The Buffalo Creek incident is one of the most widely studied disasters in the U. S. and as Kai T. Erikson writes in his prologue to Everything in Its Path “It was a fairly contained disaster, as such things go, having taken place on a scale small enough to allow one to see it whole,”. There were a number of variables leading into that day, the day the “dam” gave way, and throughout the course of this paper I intend to trace the pattern back to the source of this disaster, the creator of a situation that certainly does deserve blame.
What it comes down to in the aftermath of this disaster is whether to cast the guilt on the coal company that created the environment for this disaster, or the people of the valley who some might say had failed to save themselves. The coal company would trivialize the loss that the people of this valley community had undergone and try to label the flood an “act of God”. (Stern) I however, soundly took the side of these mountain people as I read about the coal industry’s molestation of their land, and the destruction of WV life as they had once known it.
The coal industry creeped its way into the lives of West Virginians over the better part of a century. Although coal had always been rich in West Virginia’s land and it was know for sometime to be that way, coal companies did not gain access to most areas of WV including Logan County until the very early 1900‘s as railroads invaded the hills and valleys. Coal Company employment greatly changed the lives of W. Virginians over time, bringing them down from the mountain farms they used to live on, to factory like homes constructed in crowded valley mining towns.
The miners of Logan County were also influenced heavily from the company to remain non-union workers which is to the ultimate benefit of the industry rather than the miner. The popularity of the studies into this disaster are not only beneficial to our response to disasters that are both man made and acts of god, but also to promote the protection and safety of a company’s workers through stricter safety guidelines.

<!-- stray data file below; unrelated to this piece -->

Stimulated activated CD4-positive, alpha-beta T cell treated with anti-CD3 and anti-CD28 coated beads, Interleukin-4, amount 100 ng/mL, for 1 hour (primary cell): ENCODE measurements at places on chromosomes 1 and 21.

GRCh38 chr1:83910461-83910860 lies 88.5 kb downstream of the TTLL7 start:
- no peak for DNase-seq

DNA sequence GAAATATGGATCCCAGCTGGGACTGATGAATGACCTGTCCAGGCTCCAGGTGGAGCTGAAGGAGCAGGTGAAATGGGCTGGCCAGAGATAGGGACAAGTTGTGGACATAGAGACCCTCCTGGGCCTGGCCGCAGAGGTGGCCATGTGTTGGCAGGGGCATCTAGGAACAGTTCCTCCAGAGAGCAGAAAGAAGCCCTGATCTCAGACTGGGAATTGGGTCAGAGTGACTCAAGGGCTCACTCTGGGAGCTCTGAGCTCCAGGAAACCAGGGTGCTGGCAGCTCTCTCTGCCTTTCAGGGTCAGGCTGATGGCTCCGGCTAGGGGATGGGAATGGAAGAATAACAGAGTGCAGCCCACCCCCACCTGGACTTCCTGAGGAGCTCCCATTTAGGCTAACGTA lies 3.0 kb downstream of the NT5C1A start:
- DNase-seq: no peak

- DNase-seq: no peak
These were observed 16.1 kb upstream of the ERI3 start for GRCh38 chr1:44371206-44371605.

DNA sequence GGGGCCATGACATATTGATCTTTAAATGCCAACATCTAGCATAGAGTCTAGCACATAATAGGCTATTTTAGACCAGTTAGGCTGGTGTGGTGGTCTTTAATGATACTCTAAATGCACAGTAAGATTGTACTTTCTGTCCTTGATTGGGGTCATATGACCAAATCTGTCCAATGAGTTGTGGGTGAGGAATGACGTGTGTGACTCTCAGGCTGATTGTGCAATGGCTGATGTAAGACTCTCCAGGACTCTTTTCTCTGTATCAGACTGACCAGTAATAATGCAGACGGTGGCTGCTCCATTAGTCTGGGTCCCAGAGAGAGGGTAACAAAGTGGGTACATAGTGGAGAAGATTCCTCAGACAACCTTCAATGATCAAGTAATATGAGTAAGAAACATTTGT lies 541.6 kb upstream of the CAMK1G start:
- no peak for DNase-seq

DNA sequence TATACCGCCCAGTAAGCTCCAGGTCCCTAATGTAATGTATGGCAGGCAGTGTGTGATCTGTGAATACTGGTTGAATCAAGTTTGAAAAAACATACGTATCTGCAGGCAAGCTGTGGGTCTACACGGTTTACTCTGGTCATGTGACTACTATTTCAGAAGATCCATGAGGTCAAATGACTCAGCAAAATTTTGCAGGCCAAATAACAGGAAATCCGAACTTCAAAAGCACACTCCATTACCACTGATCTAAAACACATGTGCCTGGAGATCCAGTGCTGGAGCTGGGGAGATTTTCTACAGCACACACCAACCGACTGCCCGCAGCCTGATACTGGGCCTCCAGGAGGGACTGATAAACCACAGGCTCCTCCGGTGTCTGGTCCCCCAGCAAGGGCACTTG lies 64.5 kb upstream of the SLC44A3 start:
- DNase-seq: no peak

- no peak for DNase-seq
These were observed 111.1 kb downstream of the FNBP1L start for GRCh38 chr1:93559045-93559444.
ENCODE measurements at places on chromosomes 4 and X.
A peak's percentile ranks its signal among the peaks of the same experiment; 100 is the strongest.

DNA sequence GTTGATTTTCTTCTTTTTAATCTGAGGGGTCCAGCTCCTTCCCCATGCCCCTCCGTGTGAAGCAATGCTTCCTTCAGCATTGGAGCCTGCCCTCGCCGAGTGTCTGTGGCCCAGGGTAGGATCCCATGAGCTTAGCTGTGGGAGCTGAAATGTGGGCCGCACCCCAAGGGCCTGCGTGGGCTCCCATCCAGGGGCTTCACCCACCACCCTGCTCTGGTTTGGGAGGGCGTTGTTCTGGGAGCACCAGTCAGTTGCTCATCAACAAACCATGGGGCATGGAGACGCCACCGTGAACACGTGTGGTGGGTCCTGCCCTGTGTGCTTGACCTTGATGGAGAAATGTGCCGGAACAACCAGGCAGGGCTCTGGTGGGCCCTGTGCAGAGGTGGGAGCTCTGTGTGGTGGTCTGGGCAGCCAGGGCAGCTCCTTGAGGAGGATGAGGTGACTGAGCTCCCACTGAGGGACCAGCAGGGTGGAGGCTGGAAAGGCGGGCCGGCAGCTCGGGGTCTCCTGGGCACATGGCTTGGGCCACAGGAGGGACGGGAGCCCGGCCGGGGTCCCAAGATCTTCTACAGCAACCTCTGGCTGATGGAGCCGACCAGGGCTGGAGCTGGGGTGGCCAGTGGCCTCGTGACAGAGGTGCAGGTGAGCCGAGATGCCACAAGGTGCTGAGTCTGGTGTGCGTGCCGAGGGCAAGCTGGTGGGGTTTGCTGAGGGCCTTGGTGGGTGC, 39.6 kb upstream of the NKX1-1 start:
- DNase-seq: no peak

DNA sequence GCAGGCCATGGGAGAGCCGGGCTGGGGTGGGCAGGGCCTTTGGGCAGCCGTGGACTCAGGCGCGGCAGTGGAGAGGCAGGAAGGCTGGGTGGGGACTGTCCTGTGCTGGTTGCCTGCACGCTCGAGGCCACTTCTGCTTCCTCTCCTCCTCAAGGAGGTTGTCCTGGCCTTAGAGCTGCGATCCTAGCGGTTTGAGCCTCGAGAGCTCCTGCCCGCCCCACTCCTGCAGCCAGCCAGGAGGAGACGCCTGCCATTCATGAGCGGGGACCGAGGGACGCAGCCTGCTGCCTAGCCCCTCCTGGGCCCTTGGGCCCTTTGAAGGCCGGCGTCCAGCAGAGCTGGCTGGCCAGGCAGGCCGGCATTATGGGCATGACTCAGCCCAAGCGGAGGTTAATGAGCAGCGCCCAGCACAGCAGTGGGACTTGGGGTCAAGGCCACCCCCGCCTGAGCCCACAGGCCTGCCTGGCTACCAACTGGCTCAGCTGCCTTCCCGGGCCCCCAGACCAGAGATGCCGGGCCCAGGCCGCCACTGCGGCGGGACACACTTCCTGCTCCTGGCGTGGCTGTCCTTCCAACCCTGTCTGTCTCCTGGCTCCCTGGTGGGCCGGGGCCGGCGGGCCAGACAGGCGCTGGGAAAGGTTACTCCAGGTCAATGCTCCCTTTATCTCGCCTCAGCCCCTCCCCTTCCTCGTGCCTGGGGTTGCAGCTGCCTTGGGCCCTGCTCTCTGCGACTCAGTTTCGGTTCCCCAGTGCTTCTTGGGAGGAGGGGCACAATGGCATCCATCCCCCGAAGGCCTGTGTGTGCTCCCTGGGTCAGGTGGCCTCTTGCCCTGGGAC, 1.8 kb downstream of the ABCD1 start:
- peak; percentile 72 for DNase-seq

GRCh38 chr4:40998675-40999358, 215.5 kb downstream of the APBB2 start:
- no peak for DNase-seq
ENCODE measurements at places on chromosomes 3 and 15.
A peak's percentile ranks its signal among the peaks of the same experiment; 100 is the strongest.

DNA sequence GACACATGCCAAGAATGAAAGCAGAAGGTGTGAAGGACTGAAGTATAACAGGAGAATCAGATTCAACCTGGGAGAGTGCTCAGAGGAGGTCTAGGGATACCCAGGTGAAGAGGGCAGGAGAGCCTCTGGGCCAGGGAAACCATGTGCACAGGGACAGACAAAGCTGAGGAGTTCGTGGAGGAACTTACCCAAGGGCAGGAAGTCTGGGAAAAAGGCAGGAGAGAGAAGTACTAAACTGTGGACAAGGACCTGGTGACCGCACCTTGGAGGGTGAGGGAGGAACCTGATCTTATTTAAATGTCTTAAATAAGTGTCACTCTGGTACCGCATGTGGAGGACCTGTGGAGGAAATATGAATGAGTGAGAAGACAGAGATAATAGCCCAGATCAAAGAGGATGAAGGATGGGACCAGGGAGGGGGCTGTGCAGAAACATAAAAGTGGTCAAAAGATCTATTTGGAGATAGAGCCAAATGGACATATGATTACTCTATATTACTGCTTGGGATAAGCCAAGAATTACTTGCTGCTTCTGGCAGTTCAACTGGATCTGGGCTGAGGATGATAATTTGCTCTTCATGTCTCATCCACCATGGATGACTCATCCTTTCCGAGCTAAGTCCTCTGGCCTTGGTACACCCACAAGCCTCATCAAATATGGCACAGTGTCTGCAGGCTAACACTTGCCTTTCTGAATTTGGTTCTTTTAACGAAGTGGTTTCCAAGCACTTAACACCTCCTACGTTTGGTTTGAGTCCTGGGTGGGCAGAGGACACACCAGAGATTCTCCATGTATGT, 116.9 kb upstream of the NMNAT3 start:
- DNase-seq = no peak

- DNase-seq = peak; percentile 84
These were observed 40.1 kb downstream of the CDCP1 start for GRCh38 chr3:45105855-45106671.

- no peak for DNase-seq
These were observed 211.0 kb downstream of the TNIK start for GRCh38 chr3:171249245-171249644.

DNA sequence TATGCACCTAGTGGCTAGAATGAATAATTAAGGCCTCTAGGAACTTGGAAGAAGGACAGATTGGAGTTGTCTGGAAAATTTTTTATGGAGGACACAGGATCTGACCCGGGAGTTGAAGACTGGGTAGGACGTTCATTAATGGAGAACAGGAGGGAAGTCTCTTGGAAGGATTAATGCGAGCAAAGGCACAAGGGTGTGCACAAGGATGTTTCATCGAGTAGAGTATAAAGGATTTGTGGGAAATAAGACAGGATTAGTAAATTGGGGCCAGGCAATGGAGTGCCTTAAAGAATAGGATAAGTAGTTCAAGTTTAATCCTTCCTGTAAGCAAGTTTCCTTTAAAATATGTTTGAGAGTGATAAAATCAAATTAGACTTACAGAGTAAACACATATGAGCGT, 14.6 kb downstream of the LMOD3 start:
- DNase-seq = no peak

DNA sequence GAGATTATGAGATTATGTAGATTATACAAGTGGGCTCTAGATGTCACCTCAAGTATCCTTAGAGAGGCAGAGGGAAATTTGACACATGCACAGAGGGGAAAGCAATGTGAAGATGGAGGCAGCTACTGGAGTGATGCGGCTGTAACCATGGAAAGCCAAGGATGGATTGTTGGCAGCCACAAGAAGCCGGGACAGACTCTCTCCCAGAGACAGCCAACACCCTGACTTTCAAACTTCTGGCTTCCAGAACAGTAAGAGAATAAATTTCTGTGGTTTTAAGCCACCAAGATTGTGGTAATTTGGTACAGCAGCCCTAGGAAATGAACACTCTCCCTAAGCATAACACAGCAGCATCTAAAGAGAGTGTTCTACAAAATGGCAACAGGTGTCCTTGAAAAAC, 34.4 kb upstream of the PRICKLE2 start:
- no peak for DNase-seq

On the morning of February 26, 1972 132 million gallons of black water and coal waste forced its way through the impoundments that the Buffalo Mining Company had built in three stages over the p of two or three years. The Pittston Coal Company did not feel they needed to say sorry or offer retribution for the damages caused by their poor management and supervision of dam construction, this act is what sparked the defiance in the people victimized by the flood. (Erikson)
Immediately following the disaster Pittston began doing damage control for the protection of the company and tried to place all of the responsibility away from themselves during the ensuing legal battles. Pittston lawyers immediately began treating the people left behind in the wake of the disaster as “potential adversaries in court action”, questioning them not about the state of their living conditions but instead about their ill will against the company (Erikson).